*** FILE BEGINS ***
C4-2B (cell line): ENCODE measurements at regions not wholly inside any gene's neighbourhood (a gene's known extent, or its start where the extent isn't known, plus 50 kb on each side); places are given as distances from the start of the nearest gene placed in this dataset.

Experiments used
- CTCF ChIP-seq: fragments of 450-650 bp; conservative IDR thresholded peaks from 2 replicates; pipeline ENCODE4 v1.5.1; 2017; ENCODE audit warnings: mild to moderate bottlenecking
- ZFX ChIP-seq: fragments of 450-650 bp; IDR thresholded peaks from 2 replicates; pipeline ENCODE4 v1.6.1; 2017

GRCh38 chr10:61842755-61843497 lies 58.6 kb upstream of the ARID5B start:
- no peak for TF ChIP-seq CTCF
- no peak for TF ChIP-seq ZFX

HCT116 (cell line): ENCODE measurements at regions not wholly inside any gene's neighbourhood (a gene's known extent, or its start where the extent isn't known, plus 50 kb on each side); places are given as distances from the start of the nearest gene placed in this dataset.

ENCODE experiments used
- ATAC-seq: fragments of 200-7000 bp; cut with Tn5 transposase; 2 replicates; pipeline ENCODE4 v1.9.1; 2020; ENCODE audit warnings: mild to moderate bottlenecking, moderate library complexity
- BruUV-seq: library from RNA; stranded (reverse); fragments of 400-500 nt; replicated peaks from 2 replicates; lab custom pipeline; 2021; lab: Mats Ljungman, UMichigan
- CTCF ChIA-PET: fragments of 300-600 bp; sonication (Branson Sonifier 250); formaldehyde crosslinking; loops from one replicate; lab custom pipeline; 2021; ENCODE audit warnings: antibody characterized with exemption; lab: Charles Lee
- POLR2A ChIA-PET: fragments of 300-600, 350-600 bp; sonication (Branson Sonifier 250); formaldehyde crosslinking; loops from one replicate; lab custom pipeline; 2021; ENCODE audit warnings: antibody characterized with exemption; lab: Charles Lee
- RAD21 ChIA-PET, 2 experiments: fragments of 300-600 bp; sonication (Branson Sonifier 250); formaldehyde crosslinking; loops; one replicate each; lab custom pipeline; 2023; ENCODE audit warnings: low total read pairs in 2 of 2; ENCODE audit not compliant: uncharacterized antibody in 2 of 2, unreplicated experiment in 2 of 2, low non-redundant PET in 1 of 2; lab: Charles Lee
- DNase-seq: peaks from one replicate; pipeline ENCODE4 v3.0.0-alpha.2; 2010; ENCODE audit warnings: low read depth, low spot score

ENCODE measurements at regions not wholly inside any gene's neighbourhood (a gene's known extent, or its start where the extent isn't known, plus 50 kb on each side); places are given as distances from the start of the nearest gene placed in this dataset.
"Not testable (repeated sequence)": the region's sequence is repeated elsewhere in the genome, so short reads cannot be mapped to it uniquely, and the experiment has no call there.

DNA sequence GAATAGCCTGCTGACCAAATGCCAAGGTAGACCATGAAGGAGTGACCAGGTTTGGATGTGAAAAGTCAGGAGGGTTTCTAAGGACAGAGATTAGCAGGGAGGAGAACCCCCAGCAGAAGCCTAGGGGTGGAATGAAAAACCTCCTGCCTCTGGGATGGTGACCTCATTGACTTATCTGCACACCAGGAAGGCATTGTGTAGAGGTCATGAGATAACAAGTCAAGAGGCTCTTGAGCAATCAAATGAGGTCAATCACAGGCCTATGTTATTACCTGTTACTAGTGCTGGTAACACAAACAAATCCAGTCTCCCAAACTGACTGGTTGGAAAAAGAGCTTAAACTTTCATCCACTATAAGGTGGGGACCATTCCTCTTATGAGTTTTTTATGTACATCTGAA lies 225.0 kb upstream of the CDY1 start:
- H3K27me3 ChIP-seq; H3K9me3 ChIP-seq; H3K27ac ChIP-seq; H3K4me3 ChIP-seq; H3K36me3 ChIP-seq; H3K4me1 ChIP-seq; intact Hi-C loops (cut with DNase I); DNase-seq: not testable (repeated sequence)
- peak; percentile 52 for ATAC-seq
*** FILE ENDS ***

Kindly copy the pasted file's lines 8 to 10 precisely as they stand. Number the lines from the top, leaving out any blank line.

HCT116 (cell line): ENCODE measurements at regions not wholly inside any gene's neighbourhood (a gene's known extent, or its start where the extent isn't known, plus 50 kb on each side); places are given as distances from the start of the nearest gene placed in this dataset.

ENCODE experiments used
- ATAC-seq: fragments of 200-7000 bp; cut with Tn5 transposase; 2 replicates; pipeline ENCODE4 v1.9.1; 2020; ENCODE audit warnings: mild to moderate bottlenecking, moderate library complexity